I make sure I arrive at the right time to see the Milwaukee Art Museum’s rooftop open its wings. Or are they waves?
Nestled on the shores of Lake Michigan, the museum houses 30, 000 pieces of art, but the structure is an attraction all its own. The “Brise Soleil, ” a rooftop addition completed in 1991 and designed by Santiago Calatrava, slowly opens its 72 steel fins, ranging in length from 26 to 105 feet, to a wing span comparable to that of a Boeing 747-400. When fully extended, the museum looks like it’s about to either set sail or fly away.
I head toward the ship. Or maybe now it’s a whale? Or a bird? Different angles suggest different possibilities. The wings unfold and fold twice daily, and I’ve arrived in the morning to tour the collections for the day, as well as watch the wings unfold.
It seems strange that I would find myself here, an Indian-born, Alabama-raised girl, living in Milwaukee. But maybe it does make sense, after all, because the word “Milwaukee” is an Algonquin word, “millioki, ” which means “gathering place by the waters.” Many did gather; the city’s summer festivals celebrate its Irish, German, Polish and Italian heritage, as well as its Latino, African-American and Asian communities. Just as the city has gathered people from all over the world, in the late 1880s, Frederick Layton opened an art gallery to gather art from around the world. The collection grew, and in 1957 the Layton Art Gallery collection moved to its current location on the lake, where marbled waves cradle the shore.
Once inside, either via the long pedestrian bridge from downtown or through the front entrance, a beautiful, airy, large atrium with 90-foot ceilings encapsulates the visitor. A popular photo spot, a colorful glass balloon-like sculpture by Chihuly greets visitors near the entrance.
Extending off this main atrium, heading north, the visitor is ushered along white marble hallways leading to the main galleries. Waves crash along the building’s concrete edge, and if you choose to exit to the south, you’ll stroll outside, adding fresh air and a vista of the lake and city to your viewing pleasure. Art by the lake? Yes, please.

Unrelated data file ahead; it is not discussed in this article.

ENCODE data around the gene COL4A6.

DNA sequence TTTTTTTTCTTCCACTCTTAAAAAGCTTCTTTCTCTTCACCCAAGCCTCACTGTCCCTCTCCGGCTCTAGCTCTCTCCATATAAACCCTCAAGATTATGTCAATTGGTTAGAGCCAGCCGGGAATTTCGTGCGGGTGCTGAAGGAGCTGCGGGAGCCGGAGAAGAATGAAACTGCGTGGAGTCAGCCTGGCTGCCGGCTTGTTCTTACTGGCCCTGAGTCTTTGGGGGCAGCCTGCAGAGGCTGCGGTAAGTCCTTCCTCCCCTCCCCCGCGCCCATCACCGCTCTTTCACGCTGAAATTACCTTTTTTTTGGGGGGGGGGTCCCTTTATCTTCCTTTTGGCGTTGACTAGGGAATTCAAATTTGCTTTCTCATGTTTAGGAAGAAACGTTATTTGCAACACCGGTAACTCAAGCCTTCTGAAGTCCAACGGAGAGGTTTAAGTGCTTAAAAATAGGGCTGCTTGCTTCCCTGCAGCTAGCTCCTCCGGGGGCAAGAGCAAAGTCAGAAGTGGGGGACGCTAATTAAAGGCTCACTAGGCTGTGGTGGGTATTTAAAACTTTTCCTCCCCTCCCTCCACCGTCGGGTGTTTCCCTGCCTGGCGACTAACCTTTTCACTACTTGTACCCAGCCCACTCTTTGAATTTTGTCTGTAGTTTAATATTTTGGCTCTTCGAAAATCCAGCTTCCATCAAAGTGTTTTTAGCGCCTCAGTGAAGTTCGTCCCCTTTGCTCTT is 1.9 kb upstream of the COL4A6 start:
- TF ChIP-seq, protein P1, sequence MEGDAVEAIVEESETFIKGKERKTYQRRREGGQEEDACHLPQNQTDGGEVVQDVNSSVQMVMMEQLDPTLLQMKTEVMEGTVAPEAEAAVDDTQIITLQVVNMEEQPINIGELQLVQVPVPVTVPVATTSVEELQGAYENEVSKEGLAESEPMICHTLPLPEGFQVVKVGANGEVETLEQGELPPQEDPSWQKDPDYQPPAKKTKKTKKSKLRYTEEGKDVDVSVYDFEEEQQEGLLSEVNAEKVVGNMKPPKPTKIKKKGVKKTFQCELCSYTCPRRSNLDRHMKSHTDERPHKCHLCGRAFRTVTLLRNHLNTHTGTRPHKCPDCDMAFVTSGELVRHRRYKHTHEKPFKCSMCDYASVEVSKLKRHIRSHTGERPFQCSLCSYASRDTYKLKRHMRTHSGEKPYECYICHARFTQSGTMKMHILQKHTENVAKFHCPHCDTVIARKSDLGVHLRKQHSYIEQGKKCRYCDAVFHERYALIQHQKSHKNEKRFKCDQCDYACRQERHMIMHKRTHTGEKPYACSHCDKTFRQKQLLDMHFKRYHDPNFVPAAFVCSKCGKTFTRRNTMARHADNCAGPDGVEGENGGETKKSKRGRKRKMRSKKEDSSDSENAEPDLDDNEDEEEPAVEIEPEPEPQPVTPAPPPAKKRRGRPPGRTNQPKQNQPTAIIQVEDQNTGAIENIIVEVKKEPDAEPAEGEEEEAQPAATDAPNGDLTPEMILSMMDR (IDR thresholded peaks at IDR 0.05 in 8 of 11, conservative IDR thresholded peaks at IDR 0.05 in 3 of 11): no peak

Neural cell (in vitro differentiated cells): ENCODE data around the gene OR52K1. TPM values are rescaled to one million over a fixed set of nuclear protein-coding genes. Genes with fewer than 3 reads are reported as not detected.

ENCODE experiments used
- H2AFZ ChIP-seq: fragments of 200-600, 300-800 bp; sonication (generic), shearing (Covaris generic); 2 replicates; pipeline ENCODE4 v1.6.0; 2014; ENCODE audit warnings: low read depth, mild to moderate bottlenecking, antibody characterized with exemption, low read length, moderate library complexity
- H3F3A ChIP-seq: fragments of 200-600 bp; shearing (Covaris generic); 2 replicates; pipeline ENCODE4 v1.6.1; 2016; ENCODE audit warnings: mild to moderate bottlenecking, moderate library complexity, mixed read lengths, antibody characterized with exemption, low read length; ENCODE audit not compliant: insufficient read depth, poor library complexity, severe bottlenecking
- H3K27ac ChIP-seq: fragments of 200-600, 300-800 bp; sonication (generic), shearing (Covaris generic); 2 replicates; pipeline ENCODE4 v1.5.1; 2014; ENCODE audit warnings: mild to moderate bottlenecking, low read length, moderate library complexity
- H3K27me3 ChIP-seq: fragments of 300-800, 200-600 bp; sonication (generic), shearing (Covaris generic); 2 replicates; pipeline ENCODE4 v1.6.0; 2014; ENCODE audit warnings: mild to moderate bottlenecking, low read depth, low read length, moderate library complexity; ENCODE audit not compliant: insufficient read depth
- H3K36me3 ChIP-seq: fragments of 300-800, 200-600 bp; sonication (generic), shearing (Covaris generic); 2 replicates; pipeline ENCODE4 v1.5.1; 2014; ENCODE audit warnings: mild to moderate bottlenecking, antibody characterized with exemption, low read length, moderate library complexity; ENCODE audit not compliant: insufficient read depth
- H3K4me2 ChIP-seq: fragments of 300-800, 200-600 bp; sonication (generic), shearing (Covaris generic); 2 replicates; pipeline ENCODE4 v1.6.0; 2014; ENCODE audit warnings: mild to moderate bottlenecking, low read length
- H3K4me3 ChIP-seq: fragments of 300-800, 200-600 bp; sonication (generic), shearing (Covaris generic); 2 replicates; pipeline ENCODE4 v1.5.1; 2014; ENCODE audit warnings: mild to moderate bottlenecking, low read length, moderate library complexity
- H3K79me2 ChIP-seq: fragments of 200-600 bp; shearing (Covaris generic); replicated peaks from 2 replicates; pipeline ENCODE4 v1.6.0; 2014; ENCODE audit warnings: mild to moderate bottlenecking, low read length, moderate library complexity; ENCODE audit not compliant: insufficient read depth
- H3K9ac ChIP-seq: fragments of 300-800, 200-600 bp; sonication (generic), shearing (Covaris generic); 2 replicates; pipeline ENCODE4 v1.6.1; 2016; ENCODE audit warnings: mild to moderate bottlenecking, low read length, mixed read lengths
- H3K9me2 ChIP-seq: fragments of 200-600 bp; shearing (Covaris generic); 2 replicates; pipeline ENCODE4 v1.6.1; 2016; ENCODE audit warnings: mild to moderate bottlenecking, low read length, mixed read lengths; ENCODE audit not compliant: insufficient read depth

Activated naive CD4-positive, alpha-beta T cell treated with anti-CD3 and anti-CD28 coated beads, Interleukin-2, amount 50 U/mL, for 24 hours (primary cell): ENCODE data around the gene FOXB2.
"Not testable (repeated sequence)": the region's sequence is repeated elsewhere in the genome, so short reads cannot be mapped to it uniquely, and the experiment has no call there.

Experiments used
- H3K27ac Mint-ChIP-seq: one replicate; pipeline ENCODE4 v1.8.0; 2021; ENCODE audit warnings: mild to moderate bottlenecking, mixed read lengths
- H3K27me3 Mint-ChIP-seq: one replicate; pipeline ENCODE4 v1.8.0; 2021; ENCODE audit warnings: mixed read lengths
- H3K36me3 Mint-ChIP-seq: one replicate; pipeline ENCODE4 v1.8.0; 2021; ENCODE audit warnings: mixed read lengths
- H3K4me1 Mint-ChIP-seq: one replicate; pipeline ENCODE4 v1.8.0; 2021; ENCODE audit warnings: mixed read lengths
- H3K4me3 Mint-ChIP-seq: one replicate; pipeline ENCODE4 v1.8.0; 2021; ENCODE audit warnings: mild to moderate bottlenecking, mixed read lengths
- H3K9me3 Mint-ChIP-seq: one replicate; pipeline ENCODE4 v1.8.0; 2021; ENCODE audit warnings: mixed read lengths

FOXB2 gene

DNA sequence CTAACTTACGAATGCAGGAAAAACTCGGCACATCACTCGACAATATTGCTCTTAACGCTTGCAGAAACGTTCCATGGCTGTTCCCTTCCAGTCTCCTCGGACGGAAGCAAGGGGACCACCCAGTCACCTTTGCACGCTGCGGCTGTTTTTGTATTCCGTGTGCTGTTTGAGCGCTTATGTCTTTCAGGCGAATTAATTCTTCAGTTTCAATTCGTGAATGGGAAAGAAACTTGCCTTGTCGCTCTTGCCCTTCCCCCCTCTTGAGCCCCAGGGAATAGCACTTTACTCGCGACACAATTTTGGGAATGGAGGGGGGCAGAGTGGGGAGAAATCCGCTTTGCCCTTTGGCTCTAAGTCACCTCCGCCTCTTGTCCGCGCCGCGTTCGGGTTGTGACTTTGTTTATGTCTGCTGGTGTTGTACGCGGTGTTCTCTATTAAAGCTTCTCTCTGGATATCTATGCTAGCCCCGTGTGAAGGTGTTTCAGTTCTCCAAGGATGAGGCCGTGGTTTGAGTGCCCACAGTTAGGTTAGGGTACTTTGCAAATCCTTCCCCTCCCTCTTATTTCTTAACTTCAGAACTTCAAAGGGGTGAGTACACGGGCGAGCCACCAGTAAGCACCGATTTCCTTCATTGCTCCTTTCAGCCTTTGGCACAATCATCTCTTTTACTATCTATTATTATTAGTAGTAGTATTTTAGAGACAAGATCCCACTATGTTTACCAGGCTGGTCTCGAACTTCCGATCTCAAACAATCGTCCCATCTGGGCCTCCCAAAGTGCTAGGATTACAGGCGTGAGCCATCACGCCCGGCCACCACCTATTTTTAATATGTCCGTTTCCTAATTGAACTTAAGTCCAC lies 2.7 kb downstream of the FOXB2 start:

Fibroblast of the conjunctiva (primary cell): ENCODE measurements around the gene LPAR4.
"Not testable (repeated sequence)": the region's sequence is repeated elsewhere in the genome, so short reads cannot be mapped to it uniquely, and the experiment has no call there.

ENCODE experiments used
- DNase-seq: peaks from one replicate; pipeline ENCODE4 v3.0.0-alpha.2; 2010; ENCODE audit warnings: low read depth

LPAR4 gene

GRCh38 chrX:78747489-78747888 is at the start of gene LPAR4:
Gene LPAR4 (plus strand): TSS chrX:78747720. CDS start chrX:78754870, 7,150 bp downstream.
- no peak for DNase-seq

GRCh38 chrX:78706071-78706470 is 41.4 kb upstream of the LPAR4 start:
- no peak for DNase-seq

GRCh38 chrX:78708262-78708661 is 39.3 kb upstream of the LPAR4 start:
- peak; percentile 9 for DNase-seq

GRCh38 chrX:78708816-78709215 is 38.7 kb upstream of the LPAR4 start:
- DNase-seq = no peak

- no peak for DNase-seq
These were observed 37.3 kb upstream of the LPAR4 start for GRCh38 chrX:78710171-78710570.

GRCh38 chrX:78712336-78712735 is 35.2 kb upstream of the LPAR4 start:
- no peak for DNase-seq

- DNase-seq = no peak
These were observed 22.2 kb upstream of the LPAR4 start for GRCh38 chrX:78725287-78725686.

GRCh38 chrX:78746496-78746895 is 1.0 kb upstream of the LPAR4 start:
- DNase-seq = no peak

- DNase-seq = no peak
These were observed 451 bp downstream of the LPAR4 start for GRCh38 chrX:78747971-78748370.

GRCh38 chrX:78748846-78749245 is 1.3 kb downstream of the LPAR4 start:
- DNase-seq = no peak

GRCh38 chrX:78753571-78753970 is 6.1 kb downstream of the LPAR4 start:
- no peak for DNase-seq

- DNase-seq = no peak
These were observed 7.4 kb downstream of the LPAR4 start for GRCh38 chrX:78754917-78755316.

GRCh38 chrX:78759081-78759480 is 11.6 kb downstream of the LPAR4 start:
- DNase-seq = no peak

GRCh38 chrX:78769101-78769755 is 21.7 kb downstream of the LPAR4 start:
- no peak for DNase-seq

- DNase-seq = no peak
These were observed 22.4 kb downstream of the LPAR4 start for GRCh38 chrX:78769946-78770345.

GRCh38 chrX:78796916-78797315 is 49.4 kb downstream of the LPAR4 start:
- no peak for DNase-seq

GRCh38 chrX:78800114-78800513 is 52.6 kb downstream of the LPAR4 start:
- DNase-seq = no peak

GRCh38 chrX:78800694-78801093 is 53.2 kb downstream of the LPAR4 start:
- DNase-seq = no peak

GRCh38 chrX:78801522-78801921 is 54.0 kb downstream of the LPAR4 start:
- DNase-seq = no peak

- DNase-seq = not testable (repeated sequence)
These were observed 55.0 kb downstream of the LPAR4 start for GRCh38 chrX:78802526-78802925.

Objects are divided into painting and sculptures, photographs and videos, prints and drawings, and decorative art. Choose one of the four floors to observe works of antiquity to modern art. The variety appeals to my curiosity, and as I wander its halls, I see firsthand how art gathers and unites people from all walks of life. The day I’m visiting, I hear several languages as people react and interact with various paintings: a scene from Ancient Rome, a sunset illuminating the side of a mountain, a lion facing a sunset, ladies chatting on a sunny afternoon outdoors. These are moments and stories all cultures connect with.
Many of the walls are white, bare, like the white winter sky. In winter, snow and ice break up on the water’s edge, creating a mix of reality and wonder for the visitor absorbed in the halls of paintings while water pounds nearby. In summer, the clear blue sky and lake shimmer, with many folks strolling nearby, drinking in the warmth of the season.
While wandering, I see an artist here or there painting a replica of one of the paintings on display. Classes are held on site, as well as special exhibitions, fairs, shows, or even weddings.
The museum boasts one of the largest Georgia O’Keefe collections, along with Monet’s serene Waterloo Bridge, Sunlight Effect, Andy Warhol’s Campbell’s Soup (1965), and the lesser-known Egyptian Mummy Coffin of Pedusiri. Visitors can admire works by Winslow Homer, Auguste Rodin, Edgar Degas, Pablo Picasso, Joan Miró, Botticini, Groningen, Pissaro, Gaugin, and Durer, to name a few. I am especially intrigued by Cornelia Parker’s Edge of England, a large frame filled with pieces of chalk and rock fragments from the Dover Cliffs in England. It looks like a rugged, beaded curtain—or a snowstorm. It seems at home here.
In this diverse collection, from a mummy, to sculpture and video art, one of the most popular pieces to see is, believe it or not, the janitor—a realistic, life-size janitor sculpture, that is.
Duane Hanson’s Janitor (1973) is dressed in a blue shirt, looking down, hunched over a bit, leaning slightly. He doesn’t look visitors in the eye. Maybe he’s shy. Or simply tired. He’s been moved to various spots around the museum, doing his duty, I suppose. Presumably, he’ll never get to retire, and that’s probably okay with the museum curators, as he’s quite popular.
Heading back to the main pavilion, I glance at the massive lake outside, a medium wind creating short, choppy waves with a tuft of white at the crest. With the waves to the side and the wings open above, I get a sense of change and motion, but the art inside offers a sense of stability and unity: the unity of who we are as people, our human condition, which various artists have expressed through diverse means. The roof reminds me I don’t have to look down, like the janitor. Instead, I look up and observe possibilities take flight.
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